d'ARENBERG
McLaren Vale

"The dynamic, gifted Chester Osborn makes an amazing array of wines in McLaren Vale, Australia from his gorgeous assortment of value-priced offerings to his high-octane Cabernet Sauvignon and Shiraz."
Robert Parker's The Wine Advocate (2005)
  • Founded: 1912 (by Joseph Osborn)
  • Winemaker: Chester Osborn (fourth generation)
  • Size: 345 acres
  • Climate: Maritime, substantial meso-climate variation between sites
  • Key Varieties: Shiraz, Grenache, Cabernet Sauvignon

Winemaking

d’Arenberg cellars were constructed in 1928 by d’Arry’s father, Frank, and since then have undergone major restoration and expansion through the 1960’s, 1980’s and 1990’s – these extensions and modifications are still continuing into the new millennium, with Chester at the helm.

In the vineyard, d’Arenberg is very particular, selecting small, individual parcels of fruit, both red and white, often from small, distinct parts of the vineyards. These parcels are treated rather exclusively.

They’re all fermented and matured separately in French and American oak barriques, and kept apart until the blending stage. This ensures a seamless balance across a wide spectrum of fruits.

100% Basket Pressing – For Red and White!

 

d’Arenberg is unique in that it is one of a few wineries in Australia to still use the age-old basket press method for white wines as well as reds.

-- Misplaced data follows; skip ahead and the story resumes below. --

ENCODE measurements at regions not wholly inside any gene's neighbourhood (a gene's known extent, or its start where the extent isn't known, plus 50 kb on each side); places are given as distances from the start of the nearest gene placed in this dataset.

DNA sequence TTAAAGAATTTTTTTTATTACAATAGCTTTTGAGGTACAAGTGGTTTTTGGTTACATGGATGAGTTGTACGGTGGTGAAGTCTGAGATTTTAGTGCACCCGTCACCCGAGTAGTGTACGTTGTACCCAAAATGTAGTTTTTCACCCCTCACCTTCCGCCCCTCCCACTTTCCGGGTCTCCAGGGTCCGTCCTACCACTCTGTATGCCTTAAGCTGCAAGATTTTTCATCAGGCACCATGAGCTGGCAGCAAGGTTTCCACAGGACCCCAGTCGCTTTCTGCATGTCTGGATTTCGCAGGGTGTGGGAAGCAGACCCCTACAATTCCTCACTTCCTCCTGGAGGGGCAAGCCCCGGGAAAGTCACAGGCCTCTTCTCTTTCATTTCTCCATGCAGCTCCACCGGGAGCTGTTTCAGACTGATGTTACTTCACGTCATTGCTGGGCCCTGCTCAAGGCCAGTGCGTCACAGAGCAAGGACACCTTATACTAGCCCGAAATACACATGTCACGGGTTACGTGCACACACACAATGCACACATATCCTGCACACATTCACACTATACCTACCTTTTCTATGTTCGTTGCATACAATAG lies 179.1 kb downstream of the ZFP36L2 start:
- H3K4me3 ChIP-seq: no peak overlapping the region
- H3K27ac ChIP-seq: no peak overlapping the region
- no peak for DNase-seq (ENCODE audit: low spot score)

At d’Arenberg, all fruit is pressed in wooden baskets using the very gentle, traditional ‘Coq’ and ‘Bromley & Tregoning’ presses. The presses are both old soldiers, dating from approximately 1860. d’Arenberg liked the gentle action of the original ‘Coq’ press so much that they had it replicated in 1940.

The main job of the winepress is to get juice, or fermented wine, from the grape skins and pulp. For white wines, this happens before fermentation (so the more delicate whites do not pick up any color or phenolics from the skins) and for the reds, after fermentation, so that the action of the ferment and the alcohol has extracted the good bits out of the skins.

Basket pressing all of the wines makes for a very labor-intensive exercise, but the quality of results justifies the effort. The pressing action is very controlled and is extremely gentle. The d’Arenberg winemaking team uses their collective imaginations in coming up with a way to make basket pressing oxygen free, thereby preventing oxidation in the whites. This is achieved by using a big plastic bag and some dry ice, which encases the whole basket.